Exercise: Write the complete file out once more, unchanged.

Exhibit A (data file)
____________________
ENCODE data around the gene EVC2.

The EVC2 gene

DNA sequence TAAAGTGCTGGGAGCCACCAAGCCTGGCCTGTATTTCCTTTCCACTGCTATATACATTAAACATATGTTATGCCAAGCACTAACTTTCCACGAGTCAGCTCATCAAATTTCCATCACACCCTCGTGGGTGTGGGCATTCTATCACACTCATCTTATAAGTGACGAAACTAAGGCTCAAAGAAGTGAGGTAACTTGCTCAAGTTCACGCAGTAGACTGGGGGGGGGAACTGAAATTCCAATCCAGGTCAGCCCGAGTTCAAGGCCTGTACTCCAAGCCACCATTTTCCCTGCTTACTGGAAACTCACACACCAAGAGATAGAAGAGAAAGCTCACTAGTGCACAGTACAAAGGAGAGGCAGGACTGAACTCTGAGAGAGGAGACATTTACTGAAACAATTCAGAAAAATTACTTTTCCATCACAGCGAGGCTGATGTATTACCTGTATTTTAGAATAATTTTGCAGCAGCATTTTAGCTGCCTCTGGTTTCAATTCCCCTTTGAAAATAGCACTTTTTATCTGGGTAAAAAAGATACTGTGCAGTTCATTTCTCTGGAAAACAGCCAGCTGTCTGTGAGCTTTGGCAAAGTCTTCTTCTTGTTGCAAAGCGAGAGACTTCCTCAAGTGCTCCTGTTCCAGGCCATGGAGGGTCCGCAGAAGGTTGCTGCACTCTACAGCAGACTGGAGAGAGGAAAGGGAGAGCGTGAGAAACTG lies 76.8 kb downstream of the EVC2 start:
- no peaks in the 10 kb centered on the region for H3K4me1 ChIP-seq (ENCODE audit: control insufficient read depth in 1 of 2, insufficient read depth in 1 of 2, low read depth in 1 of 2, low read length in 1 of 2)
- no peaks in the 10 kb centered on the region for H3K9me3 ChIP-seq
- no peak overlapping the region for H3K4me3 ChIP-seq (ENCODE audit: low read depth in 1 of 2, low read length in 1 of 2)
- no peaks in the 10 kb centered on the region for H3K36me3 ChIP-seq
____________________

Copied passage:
ENCODE data around the gene EVC2.

The EVC2 gene

DNA sequence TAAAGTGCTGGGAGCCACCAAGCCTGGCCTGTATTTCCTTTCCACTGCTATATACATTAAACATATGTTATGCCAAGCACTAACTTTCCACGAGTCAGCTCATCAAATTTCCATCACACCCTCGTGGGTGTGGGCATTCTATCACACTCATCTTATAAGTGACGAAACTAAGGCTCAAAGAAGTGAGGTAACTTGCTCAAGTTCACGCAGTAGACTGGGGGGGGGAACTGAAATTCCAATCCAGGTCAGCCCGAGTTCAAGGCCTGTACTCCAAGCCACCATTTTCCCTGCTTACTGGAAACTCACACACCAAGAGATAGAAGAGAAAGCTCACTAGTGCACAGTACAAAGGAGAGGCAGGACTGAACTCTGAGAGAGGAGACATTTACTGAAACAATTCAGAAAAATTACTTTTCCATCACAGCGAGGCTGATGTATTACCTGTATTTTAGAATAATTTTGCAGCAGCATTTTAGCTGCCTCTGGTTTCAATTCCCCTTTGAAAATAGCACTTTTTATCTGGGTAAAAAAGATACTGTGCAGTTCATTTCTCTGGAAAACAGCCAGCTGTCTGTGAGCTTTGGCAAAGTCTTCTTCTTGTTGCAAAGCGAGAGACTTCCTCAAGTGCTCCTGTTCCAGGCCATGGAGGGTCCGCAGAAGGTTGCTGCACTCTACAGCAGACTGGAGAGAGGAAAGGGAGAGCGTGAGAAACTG lies 76.8 kb downstream of the EVC2 start:
- no peaks in the 10 kb centered on the region for H3K4me1 ChIP-seq (ENCODE audit: control insufficient read depth in 1 of 2, insufficient read depth in 1 of 2, low read depth in 1 of 2, low read length in 1 of 2)
- no peaks in the 10 kb centered on the region for H3K9me3 ChIP-seq
- no peak overlapping the region for H3K4me3 ChIP-seq (ENCODE audit: low read depth in 1 of 2, low read length in 1 of 2)
- no peaks in the 10 kb centered on the region for H3K36me3 ChIP-seq